A troubling account of prejudice in court
I have always believed judges are rational, objective, balanced, and fair. Their judgments, I would say, are thoughtful. This is why we accept their pronouncements even when they go against us. But the arguments recently put forward by a judge of the Allahabad High Court (HC) have rudely shaken my assumptions. In fact, it’s shattered them.
Rejecting the bail petition of a man booked under the Uttar Pradesh Cow Slaughter Act, Justice Shekhar Kumar Yadav delivered a series of opinions that smack of prejudice and ignorance. Here’s a flavour of what he said. Read on and then judge for yourself.
“The cow must be declared [a] national animal and protection of cows must be a fundamental right of Hindus.” That, I presume, is the core of his thinking. Justice Yadav then adds “the right to eat beef can never be considered a fundamental right.” Why, you might ask? The judge does not explain. You get the feeling this is the personal view of a devout cow-worshipping Hindu being imposed upon a secular country, and in a case where the bail petition was filed by a Muslim.
However, Justice Yadav’s arguments go considerably further. “You can’t take away life for the taste buds of a few.” But if that’s the case, isn’t this grounds for making any form of meat-eating unconstitutional? The judge doesn’t go so far but he, nonetheless, adds “the right to life is higher than the right to kill”: That sounds like another assertion of the moral superiority of vegetarianism.
The judge’s mind, however, is singularly focused on beef. “Eating cow meat can never be a fundamental right.” Why? He doesn’t say. But, once again, what you hear is a Hindu voice, not a judicial one.
Beyond the prejudice and lack of objectivity, the judge also said things he simply doesn’t know the truth about and clearly is not authorised to proclaim. “Scientists believe that the cow is the only animal that inhales oxygen and exhales oxygen too.” For a start, scientists don’t. More importantly, all breathing creatures inhale and exhale some oxygen. For example, exhaled human breath contains 78% nitrogen, 16% oxygen and 4% carbon dioxide. The rest are minor gases such as acetone and ethanol and other compounds.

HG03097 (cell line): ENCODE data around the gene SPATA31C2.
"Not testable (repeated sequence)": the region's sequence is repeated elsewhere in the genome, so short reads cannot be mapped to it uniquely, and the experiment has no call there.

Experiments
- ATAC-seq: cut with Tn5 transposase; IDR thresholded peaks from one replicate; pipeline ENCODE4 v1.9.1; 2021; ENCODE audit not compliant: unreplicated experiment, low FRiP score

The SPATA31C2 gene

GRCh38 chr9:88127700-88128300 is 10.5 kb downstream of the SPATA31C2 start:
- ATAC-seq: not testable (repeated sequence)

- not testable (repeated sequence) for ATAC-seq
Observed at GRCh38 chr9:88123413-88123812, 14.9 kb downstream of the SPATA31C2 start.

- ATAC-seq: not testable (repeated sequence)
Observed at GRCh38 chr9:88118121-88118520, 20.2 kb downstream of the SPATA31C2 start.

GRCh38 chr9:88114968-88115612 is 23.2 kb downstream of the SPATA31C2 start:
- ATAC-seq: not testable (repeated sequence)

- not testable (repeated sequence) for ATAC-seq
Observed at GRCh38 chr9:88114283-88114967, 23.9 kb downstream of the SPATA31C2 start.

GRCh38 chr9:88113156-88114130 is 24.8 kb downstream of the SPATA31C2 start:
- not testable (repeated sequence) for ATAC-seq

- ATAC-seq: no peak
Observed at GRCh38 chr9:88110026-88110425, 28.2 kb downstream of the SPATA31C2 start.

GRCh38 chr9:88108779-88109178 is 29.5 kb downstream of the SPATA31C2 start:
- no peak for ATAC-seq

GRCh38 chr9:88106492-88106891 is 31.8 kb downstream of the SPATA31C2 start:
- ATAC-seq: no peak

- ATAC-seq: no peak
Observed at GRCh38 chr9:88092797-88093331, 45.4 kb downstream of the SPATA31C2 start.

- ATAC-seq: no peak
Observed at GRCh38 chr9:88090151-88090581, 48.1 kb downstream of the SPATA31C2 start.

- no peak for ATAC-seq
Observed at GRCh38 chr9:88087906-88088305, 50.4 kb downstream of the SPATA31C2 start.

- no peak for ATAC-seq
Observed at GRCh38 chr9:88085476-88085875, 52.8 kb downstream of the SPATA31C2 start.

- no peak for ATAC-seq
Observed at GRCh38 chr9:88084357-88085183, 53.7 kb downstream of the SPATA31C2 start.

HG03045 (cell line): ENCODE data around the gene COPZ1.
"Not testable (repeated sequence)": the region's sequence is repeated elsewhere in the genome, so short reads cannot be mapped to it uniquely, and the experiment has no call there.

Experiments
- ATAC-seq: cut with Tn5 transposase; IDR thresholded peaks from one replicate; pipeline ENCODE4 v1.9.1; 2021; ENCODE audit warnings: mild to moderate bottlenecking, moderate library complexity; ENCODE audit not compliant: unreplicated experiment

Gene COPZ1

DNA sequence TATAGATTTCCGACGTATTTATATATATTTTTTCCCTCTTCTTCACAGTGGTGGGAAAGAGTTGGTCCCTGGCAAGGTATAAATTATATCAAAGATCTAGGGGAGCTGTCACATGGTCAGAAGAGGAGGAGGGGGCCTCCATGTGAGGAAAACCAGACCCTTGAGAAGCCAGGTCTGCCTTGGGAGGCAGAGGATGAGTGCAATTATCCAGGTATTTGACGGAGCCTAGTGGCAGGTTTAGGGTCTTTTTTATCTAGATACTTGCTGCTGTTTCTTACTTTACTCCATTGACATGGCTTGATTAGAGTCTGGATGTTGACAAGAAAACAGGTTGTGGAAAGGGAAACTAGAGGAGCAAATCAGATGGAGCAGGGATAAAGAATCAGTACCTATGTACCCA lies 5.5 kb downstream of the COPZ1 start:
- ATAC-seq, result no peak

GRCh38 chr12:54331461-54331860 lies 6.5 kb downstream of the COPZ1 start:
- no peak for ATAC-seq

Elsewhere, Justice Yadav claims “Jesus Christ said that killing a cow or ox is like killing a human.” Did he? If he did, few Christians heard him and none seem to remember!
The judge also claims that “as per Hindu religion there are 33 Gods and Goddesses which reside in the cow”. Now, I’m not an authority on Hinduism and so I won’t dispute this, but I’ve never heard this said by anyone else. Perhaps as a metaphor, but as a fact?
For me, the worst part is the unsubtle admonition in his judgment. “If today also we don’t become alert”, Justice Yadav warns, “then the example of [the] Taliban taking over Afghanistan is in front of us and we should not forget it.” What is he trying to say? Is he suggesting that India’s Muslims — in every way equal citizens alongside its Hindus — are the equivalent of the Taliban? And why, again, is this part of a ruling on a bail petition?
Can you now understand why the judge’s arguments have shaken my belief in the Allahabad HC’s commitment to justice? Javed, the petitioner, hasn’t responded, but in his place, I would be shattered.
There’s only one thing that’s, arguably, more troubling. Why are Justice Yadav’s peers — leave aside his superiors in the Supreme Court — silent? I realise they can’t pronounce judicially until there’s a case before them. But judges have ways of making their opinions known. There are occasions when they’ve used felicitations and lectures to cross swords with the government. In this case, as far as I know, not a single judge — retired or serving — has had anything to say.
Finally, there are times when silence speaks louder than a Tower of Babel or, even, a cacophony. Is this one such?
Karan Thapar is the author of Devil’s Advocate: The Untold Story
The views expressed are personal
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